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EFFECTIVE C difficile (over 65) Apr-Jun 14 MRSA bacteraemia Apr-Jun 14 MSSA bacteraemia Apr-Jun 14 For the 2 month period July- August 2014, there were.

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Presentation on theme: "EFFECTIVE C difficile (over 65) Apr-Jun 14 MRSA bacteraemia Apr-Jun 14 MSSA bacteraemia Apr-Jun 14 For the 2 month period July- August 2014, there were."— Presentation transcript:

1 EFFECTIVE C difficile (over 65) Apr-Jun 14 MRSA bacteraemia Apr-Jun 14 MSSA bacteraemia Apr-Jun 14 For the 2 month period July- August 2014, there were 10,426 admissions to NHS Fife Hospitals. Of which 5,446 were unplanned, 1,433 planned and 3,547 day cases. In addition there were 16,616 new outpatient attendances and 40,916 reviews. SAFE NHS Fife HealthCheck July-August 2014 Presented to NHS Fife Board on 28 th October 2014 REDUCE HARM Lower is better Higher is better Lower is better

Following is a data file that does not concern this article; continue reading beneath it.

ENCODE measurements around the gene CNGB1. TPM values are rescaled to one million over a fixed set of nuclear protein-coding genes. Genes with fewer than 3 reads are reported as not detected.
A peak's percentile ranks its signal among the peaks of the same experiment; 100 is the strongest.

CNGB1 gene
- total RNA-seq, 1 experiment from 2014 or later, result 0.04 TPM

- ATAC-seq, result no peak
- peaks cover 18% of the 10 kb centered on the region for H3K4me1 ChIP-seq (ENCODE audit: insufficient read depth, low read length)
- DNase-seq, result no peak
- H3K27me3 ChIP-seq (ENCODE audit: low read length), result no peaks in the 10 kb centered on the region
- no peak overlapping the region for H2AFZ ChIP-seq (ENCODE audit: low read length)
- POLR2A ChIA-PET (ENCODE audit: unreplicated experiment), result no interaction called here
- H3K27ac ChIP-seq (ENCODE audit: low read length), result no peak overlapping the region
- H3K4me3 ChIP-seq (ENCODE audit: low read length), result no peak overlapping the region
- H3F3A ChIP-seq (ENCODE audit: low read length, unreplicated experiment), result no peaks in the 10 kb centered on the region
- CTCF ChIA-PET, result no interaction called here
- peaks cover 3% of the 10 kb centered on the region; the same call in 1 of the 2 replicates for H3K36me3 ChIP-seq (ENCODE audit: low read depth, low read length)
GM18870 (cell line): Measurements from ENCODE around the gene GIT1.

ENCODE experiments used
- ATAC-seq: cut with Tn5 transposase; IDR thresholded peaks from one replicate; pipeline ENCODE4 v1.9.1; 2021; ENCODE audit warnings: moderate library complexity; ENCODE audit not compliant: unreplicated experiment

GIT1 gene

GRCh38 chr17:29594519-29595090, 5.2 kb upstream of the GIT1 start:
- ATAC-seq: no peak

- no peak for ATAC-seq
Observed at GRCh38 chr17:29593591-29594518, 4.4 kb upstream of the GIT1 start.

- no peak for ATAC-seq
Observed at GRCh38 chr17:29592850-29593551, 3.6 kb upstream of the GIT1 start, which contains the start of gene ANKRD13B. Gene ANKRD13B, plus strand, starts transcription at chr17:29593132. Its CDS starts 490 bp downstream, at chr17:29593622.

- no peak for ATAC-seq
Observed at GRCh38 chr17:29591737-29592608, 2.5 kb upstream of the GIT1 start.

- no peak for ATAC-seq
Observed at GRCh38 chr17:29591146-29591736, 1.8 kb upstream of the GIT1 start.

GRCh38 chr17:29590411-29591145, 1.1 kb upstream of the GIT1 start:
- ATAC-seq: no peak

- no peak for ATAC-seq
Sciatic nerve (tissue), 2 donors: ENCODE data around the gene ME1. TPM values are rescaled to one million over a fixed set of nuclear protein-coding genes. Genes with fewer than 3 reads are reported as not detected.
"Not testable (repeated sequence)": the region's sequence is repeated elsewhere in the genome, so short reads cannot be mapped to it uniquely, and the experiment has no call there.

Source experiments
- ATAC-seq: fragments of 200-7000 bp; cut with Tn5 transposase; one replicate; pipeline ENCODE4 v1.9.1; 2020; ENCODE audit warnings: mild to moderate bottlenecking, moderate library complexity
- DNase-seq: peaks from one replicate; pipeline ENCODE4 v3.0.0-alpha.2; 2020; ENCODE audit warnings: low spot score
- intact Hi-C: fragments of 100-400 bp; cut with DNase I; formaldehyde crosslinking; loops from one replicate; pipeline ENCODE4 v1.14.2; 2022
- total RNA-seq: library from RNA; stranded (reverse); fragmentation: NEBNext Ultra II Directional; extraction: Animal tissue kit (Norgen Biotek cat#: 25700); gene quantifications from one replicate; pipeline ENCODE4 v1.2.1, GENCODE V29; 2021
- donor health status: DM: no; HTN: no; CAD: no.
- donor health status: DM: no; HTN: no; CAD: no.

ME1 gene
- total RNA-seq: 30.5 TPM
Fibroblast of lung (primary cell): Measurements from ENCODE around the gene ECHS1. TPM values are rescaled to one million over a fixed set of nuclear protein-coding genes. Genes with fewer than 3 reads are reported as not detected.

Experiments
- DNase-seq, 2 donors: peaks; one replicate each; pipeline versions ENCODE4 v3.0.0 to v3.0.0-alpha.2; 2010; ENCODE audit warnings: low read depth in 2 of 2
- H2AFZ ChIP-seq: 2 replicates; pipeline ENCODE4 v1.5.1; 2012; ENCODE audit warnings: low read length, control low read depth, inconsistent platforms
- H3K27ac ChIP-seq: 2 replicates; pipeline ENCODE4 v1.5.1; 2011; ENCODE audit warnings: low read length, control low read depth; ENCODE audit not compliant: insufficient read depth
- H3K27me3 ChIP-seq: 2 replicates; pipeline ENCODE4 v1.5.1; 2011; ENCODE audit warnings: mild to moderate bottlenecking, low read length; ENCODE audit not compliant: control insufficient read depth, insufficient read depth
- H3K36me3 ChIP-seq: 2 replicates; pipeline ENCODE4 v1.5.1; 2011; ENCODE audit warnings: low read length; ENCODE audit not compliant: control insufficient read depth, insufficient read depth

2 Activity Total activity for the period July-August 2014 was 67,958. This included 10,426 admissions to NHS Fife Hospitals and 16,616 new out-patient attendances and 40,916 reviews. Hospital Standardised Mortality Rate (HSMR) The last quarterly data to March 2014 was published in August This shows a HSMR of 0.78 for Fife. The HSMR data shows an improvement however the quality of the data return has reduced due to coding backlog. There are a number of actions underway to improve the quality of the coding returns. It is difficult at this point to assess the impact of the improvement work which is currently in progress to reduce mortality. 95% Harm Free Care At this time, Catheter Associated Urinary Tract Infection (CAUTI) has been excluded from the SPSI to allow testing and establishment of the outcome measure in NHSS boards. Testing and reporting of process and outcome measures for CAUTI remains a priority for the Acute Adult programme with the aim of including CAUTI within the SPSI when consensus is reached on a scalable definition. Cardiac Arrests – Failure to Rescue has been a theme identified through the SAER process and the mortality reviews. Identifying deteriorating patients has been identified within the SPSP programme as an area to focus improvement activity. There are multiple strands under this broad heading which include Sepsis, and DNACPR. Pressure Ulcers – There has been an increase in the number of reported pressure ulcers in July and August. The reason for the increase is multi-factorial and partly due to increased awareness of reporting, change in reporting in certain grades of pressure ulcer. Whilst there has been an increase this does not necessarily mean that these pressure ulcers have been acquired whilst under care from NHS Fife. Work is underway to review the pressure ulcer incidents and data to identify the key improvements across the system which are required to reduce the occurrence of pressure ulcers acquired under NHS Fife care. Falls – In addition to looking at the 25% reduction in all falls (with and without harm) a chart depicting the 20% reduction in falls with harm is included. This is to support the strategic priority of reducing inpatient falls. The Frailty Steering Group (and the groups who report directly to the Frailty Steering Group) have initiated a number of improvement activities which include initial frailty screening of all patients on admission to hospital; Immediate implementation of “safety bundle” for those at risk; Equipment review; Staff training; Robust implementation of comfort rounds; Review of observation policy; Review of patient pathway; Review of medical pathway; Documentation review with a view to integration and removal of duplication; Environmental review. Significant Adverse Events Review (SAER) There were a total of 2257 incidents reported from July 2014 to August Of these 3% (78/2257) reported were graded as major/extreme and 6% (5/78) of those have been commissioned for an internal SAER. These were categorised as tissue viability (2); unwanted behaviours, violence and aggression (1); Healthcare Acquired Infection (1); and clinical (1). Readmissions Readmissions data is currently being reviewed with a view to using validated national data provided by ISD rather than locally derived data. Complaints The formal definition of complaint is ‘an expression of dissatisfaction about an action or lack of action or standard of care provided’. In Fife our approach is to make direct contact with the individual raising the complaint or concern, to be clear about any issue and to distinguish how this is coded on the system. Our policy in Fife is to seriously consider all forms of feedback and to act on and learn from them. There were 71 formal complaints (with multiple issues) reported in July and August The 3 key themes from these formal complaints were: clinical treatment 44% (120/274); attitude and behaviour 23% (64/274); and communication (oral) 16% (45/274). Staff Experience A national tool, i-Matter, is being developed. Work is in progress to determine whether this would be an appropriately sensitive measure to capture staff experience. Your Care Experience Scottish Public Services Ombudsman (SPSO) Four decisions were reached by the SPSO during July/August; two relating to GP practices and two relating to Acute Services. The SPSO upheld one of the practice cases, concluding that the GP failed to make a timely referral to a specialist and only did so when prompted by the family. It was also considered that referral to a geriatrician rather than a psychiatrist would have been more appropriate. The Practice were asked to feedback the failings identified to the staff involved and to offer the family a written apology. All recommendations have been completed. In the second case the SPSO did not uphold the complaints that a GP failed to perform an appropriate examination to establish the cause of symptoms and failed to offer a NHS referral. There was recorded evidence of the examinations undertaken and no evidence of service failure identified in reviewing the complaint. SPSO did not uphold a complaint regarding the provision of appropriate care and treatment concerning an injured knee. The non surgical approach taken by the Orthopaedic Consultant was in keeping with NICE guidelines and was therefore considered reasonable. The SPSO upheld a complaint that the Board failed to provide appropriate and co-ordinated medical treatment to a patient when it was evident that the patient’s condition had deteriorated. The SPSO also upheld the complaint that the Board failed to provide the family with appropriate palliative care. A number of recommendations were made including; the offer of an apology, a case review to identify ways of improving communication, an audit of compliance of monitoring pain levels and consideration of ways to better involve community palliative care teams. The Associate Medical and Nurse Directors within Acute are leading on the actions being put in place as a result of the recommendations made. The theme for Person Stories at today’s Board is the importance of the links between health and education in terms of mental health and wellbeing. The Board will hear from Ms. A who has received support from the mental health Occupational Therapy service in order to help her transition into higher education. Data The source of data contained within this document varies and can be derived from validated published sources, official government returns and databases, and local activity data and management information from a variety of internal sources. The frequency of data updating also varies, with some data being updated monthly and others quarterly. Data correct as at 30/09/2014. PERSON-CENTRED Lower is better Higher is better Data from Your Care Experience No data collected from inpatient areas Outpatient data are from 1 outpatient area –collected August 2014 (n=51)